Sons of Light

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St. Peter’s Basilica, Photo by Chad Greiter on Unsplash

The people answered him, ‘We have heard from the law that the Christ remains forever; and how can you say, “The Son of Man must be lifted up”? Who is this Son of Man?’

“Then Jesus answered them, ‘A little while longer the light is with you. Walk while you have the light, lest darkness overtake you; he who walks in darkness does not know where he is going. While you have the light, believe in the light, that you may become sons of light.'” — John 12:34-36

“For this you know, that no fornicator, unclean person, nor covetous man, who is an idolater, has any inheritance in the kingdom of Christ and God. Let no one deceive you with empty words, for because of these things the wrath of God comes upon the sons of disobedience. Therefore do not be partakers with them. For you were once darkness, but now you are light in the Lord. Walk as children of light (for the fruit of the Spirit is in all goodness, righteousness, and truth), finding out what is acceptable to the Lord. And have no fellowship with the unfruitful works of darkness, but rather expose them. For it is shameful even to speak of those things which are done by them in secret. But all things that are exposed are made manifest by the light, for whatever makes manifest is light.” — Ephesians 5:5-13

Come to Rifle Satan’s Fold

Peter Leithart suggests we all learn Benjamin Britten’s arrangement of ‘This Little Babe’ during Advent this year. It’s a good suggestion:

Lyrics:

This little babe so few days old,
is come to rifle Satan’s fold.
All hell doth at his presence quake,
though he himself for cold doth shake;
For in this weak unarmored wise
the gates of hell he will surprise.

With tears he fights and wins the field,
his naked breast stands for a shield.
His battering shot are babish cries,
his arrows looks of weeping eyes.
His martial ensigns Cold and Need,
and feeble flesh his warrior’s steed.

His camp is pitched in a stall,
his bulwark but a broken wall;
The crib his trench, haystalks his stakes,
of shepherds he his muster makes.
And thus as sure his foe to wound,
the angels’ trumps alarum sound.

My soul with Christ join thou in fight;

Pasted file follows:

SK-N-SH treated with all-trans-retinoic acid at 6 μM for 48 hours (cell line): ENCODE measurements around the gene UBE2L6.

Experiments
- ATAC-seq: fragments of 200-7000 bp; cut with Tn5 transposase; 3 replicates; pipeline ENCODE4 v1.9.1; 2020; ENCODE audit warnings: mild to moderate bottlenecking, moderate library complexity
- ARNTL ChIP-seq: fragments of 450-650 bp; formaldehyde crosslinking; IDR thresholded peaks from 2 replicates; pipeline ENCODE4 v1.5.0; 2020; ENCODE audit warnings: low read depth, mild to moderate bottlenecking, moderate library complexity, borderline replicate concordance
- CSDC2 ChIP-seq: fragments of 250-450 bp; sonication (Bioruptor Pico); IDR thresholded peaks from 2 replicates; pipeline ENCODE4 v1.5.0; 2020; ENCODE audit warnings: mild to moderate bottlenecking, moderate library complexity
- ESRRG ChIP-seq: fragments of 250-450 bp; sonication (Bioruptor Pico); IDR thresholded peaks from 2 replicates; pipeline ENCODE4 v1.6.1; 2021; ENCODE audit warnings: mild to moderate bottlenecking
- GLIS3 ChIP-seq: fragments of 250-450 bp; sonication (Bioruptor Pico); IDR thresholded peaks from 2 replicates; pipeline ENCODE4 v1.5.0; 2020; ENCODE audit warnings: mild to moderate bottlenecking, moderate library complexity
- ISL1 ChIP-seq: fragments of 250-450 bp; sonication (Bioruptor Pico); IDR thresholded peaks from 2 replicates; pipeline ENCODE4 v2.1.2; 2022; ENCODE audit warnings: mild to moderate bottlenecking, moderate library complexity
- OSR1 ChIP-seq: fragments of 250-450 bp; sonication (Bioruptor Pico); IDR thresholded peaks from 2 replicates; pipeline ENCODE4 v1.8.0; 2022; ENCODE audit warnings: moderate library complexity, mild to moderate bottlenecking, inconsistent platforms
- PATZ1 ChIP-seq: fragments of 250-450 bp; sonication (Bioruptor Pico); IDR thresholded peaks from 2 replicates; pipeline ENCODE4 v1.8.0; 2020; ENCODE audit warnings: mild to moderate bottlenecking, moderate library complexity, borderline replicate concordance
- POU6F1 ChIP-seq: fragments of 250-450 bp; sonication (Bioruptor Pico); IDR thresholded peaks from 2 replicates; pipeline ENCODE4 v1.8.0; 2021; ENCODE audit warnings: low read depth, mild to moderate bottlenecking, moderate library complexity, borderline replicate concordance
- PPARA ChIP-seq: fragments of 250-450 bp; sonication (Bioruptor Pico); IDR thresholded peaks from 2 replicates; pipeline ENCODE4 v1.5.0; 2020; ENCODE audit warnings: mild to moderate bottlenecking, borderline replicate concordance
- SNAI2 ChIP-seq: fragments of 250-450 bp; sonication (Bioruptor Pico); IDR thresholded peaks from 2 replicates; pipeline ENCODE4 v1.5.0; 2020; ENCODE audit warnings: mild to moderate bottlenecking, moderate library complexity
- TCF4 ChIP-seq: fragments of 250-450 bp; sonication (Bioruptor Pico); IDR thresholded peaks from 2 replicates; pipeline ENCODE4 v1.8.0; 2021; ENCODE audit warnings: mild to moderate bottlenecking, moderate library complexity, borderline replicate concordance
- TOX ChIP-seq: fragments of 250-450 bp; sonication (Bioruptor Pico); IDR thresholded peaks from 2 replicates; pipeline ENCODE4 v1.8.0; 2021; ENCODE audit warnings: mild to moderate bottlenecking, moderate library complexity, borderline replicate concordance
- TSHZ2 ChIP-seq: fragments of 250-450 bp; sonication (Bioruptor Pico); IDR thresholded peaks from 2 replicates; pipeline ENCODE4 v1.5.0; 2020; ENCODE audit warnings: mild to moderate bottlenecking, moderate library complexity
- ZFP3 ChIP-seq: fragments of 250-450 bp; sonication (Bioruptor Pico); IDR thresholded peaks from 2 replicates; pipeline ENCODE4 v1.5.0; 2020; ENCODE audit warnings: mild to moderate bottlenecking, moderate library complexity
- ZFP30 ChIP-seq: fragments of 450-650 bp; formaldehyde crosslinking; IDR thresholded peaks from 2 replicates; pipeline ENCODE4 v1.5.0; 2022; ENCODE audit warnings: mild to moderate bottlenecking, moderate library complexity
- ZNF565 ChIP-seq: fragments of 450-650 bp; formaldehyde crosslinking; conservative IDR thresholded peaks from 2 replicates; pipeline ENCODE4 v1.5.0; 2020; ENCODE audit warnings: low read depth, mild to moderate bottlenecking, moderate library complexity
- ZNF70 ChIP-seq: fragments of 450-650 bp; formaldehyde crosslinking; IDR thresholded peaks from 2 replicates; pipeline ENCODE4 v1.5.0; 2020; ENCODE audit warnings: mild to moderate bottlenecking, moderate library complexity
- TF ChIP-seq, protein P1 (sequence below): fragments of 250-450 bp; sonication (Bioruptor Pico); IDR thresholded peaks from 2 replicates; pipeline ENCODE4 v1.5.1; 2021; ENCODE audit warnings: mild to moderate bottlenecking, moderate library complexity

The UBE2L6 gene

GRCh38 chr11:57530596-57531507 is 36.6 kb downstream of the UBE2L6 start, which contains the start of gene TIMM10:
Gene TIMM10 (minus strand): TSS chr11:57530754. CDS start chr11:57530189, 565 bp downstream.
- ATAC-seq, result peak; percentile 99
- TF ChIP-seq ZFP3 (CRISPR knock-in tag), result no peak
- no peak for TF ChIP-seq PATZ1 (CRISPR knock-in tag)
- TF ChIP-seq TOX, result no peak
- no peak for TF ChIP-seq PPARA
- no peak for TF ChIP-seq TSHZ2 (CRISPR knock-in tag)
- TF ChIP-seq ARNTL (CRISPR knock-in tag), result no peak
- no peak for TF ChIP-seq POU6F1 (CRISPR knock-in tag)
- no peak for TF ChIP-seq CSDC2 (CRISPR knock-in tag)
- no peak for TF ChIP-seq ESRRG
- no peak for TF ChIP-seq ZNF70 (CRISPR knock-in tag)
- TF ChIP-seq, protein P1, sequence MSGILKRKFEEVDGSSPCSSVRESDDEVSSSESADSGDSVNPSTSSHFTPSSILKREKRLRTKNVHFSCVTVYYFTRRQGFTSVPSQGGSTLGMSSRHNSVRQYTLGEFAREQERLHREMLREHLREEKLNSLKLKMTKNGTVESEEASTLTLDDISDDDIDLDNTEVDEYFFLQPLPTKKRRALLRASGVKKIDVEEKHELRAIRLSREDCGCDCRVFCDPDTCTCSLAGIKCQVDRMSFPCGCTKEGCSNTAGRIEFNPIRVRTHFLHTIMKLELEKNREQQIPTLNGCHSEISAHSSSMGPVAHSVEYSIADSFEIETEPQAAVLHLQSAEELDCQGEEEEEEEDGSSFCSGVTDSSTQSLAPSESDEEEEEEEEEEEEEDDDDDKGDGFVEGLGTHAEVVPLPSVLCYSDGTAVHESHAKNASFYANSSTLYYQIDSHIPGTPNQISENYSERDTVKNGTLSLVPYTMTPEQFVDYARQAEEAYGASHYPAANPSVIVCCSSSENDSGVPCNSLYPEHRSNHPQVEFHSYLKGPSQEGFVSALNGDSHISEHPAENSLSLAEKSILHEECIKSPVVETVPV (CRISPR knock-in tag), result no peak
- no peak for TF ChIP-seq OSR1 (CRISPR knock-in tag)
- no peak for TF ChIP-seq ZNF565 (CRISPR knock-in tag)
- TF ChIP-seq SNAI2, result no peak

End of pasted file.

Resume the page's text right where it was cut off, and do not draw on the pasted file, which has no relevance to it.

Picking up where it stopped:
stick to the tents that he hath pight.
Within his crib is surest ward;
this little Babe will by thy guard.

If thou wilt foil thy foes with joy,
then flit not from this heavenly boy!

Or, if you’ve got the time, find ‘This Little Babe’ in Britten’s full ‘Ceremony of Carols’ here:

 

Burning Metal Flows

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An antifascist banner over a street in a besieged Madrid

Pablo Neruda was removed from his post as Chilean consul in Madrid during the Spanish Civil War. The poet was learning his communism through opposition to General Franco, who was turning Spain more and more toward fascism. In his poem “I Explain Some Things,” Neruda writes of the destruction of the war in Madrid:

You will ask: And where are the lilacs?
And the metaphysics laced with poppies?
And the rain that often beat
his words filling them
with holes and birds?

I’ll tell you everything that’s happening with me.

I lived in a neighborhood
of Madrid, with church bells,
with clocks, with trees.

From there you could see
the dry face of Castilla
like an ocean of leather.

My house was called
the house of flowers, because everywhere
geraniums were exploding: it was
a beautiful house
with dogs and little kids.

Raúl, do you remember?
Do you remember, Rafael?
Frederico, you remember,
from under the earth,
do you remember my house with balconies on which
the light of June drowned flowers in your mouth?
Hermano, hermano!

Everything
was great voices, salty goods,
piles of throbbing bread,
markets of my Argüelles neighborhood with its statue
like a pale inkwell among the carp:
oil flowed into the spoons,
a loud pulse
of feet and hands filled the streets,
meters, liters, sharp
essence of life,
piled fish,
texture of rooftops under a cold sun that
wears out the weathervane,
fine delirious ivory of the potatoes,
tomatoes repeating all the way to the sea.

And one morning everything was burning